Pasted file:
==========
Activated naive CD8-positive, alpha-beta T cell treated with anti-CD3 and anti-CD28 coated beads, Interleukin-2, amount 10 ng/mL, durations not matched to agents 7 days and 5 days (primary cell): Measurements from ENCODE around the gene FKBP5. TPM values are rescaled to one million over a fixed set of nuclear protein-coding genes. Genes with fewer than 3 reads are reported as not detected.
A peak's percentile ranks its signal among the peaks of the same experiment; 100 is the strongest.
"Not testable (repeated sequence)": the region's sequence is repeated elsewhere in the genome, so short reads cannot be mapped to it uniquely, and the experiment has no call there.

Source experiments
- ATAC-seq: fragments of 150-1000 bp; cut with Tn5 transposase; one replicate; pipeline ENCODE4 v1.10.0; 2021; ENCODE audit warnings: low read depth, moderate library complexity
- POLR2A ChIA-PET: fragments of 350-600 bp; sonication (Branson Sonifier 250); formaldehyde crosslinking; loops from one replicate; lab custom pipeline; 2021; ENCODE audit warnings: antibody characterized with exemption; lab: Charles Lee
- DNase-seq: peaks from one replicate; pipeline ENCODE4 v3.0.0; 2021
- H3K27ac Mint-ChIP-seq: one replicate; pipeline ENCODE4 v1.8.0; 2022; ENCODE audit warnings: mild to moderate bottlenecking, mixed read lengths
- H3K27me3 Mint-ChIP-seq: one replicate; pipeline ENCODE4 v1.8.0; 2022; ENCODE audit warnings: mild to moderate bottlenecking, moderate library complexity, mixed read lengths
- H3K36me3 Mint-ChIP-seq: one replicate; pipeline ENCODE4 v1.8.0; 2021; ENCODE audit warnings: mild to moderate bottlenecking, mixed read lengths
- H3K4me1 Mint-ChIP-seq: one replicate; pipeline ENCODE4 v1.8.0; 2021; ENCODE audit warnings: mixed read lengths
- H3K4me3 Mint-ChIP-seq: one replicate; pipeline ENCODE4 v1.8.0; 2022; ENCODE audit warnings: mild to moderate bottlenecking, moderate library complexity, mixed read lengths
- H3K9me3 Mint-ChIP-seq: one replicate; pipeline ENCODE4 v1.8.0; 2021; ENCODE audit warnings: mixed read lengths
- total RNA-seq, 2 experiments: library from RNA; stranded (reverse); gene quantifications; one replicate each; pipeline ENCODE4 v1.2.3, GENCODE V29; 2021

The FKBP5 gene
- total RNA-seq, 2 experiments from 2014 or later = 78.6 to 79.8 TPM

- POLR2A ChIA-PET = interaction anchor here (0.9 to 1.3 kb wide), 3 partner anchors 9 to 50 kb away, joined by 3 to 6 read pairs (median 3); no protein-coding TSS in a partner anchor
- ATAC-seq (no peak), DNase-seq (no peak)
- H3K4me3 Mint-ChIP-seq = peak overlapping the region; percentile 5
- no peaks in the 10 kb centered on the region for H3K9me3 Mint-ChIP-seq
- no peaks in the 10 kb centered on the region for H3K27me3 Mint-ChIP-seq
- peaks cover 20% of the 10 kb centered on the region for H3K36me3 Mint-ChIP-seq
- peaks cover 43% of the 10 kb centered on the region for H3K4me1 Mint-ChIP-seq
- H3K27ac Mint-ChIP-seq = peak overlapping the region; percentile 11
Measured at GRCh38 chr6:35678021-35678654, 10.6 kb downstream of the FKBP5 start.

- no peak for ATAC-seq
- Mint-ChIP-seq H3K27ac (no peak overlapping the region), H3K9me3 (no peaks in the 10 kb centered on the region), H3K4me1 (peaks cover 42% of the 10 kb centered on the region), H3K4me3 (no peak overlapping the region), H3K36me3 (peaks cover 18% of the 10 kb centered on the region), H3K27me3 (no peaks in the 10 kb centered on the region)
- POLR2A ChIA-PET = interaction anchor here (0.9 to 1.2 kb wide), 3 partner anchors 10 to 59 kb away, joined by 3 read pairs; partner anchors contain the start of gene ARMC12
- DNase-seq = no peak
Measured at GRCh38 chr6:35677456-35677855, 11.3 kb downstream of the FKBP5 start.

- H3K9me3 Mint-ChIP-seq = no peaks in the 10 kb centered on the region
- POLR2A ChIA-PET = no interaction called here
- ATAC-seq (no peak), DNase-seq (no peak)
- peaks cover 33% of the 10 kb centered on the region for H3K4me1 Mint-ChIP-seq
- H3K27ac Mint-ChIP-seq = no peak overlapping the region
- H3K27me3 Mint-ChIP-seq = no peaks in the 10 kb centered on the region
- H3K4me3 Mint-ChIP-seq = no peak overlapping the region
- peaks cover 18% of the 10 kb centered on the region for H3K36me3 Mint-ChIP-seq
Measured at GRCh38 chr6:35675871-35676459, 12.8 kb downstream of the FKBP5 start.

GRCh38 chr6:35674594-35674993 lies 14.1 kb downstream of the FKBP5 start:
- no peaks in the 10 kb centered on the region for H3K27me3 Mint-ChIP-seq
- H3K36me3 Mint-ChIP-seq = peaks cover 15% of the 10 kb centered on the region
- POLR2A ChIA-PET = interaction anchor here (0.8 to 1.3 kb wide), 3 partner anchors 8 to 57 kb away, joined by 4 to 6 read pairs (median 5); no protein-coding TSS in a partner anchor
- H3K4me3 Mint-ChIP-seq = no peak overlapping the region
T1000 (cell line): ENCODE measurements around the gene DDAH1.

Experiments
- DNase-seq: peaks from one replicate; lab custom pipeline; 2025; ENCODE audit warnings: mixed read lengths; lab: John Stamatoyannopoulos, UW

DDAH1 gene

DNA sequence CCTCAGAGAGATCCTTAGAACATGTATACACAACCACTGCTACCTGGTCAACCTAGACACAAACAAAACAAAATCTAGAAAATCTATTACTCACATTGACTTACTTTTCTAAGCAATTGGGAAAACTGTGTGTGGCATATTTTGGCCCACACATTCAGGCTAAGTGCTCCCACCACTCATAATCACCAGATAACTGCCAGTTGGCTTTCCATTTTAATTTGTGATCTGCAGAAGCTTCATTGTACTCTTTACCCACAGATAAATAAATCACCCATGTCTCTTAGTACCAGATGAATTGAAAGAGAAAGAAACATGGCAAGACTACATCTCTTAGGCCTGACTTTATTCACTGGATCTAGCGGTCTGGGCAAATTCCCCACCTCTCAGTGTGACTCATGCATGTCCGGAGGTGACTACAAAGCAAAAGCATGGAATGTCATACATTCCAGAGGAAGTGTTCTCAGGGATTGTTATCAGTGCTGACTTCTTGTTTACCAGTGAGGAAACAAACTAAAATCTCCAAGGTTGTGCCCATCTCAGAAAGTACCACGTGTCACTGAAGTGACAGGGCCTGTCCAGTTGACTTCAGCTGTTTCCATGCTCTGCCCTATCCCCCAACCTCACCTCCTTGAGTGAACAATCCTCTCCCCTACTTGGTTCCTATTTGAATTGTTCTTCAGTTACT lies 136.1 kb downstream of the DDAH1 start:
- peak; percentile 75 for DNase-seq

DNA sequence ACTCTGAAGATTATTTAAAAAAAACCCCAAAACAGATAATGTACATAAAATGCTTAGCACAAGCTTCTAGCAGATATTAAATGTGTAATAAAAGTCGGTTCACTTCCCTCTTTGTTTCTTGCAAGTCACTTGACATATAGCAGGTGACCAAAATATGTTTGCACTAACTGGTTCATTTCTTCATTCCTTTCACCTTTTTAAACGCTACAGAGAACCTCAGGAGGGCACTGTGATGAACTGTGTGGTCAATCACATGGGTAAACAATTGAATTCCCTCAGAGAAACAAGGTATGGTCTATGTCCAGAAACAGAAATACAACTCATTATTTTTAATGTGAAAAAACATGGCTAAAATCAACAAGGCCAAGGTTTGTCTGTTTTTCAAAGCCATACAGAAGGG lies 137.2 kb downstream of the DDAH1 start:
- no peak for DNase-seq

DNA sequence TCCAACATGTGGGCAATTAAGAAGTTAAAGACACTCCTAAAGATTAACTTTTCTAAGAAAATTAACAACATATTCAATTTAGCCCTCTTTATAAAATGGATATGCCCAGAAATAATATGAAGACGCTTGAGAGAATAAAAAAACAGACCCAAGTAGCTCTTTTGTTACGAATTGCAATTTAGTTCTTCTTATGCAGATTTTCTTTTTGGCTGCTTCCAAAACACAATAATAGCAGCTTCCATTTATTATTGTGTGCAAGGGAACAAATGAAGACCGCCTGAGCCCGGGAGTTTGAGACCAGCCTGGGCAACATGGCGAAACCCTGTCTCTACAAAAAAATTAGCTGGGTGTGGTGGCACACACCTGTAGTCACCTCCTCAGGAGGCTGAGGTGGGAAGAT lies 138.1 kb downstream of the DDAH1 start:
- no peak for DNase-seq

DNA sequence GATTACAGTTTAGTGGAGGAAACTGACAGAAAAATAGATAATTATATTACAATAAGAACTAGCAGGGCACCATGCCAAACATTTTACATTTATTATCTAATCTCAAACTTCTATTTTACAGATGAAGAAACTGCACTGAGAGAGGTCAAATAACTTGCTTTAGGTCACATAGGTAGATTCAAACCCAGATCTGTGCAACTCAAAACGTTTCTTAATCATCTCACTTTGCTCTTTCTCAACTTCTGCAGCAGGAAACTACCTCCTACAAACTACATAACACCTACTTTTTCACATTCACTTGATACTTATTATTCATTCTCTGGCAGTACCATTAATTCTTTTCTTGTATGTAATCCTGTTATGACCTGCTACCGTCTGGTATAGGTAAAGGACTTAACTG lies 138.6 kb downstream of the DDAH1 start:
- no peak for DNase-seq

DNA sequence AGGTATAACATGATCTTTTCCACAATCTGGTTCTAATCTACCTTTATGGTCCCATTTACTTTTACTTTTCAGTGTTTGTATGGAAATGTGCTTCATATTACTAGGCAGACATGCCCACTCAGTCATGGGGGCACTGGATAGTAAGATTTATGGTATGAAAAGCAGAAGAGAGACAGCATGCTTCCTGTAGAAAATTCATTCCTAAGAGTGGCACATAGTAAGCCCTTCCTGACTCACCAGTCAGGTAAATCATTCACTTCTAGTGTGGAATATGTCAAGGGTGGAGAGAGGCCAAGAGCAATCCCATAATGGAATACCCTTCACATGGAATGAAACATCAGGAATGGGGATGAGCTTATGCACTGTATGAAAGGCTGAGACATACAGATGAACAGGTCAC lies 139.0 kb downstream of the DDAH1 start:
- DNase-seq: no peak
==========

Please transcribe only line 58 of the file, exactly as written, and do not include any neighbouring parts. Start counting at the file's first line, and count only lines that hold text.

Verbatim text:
- DNase-seq: no peak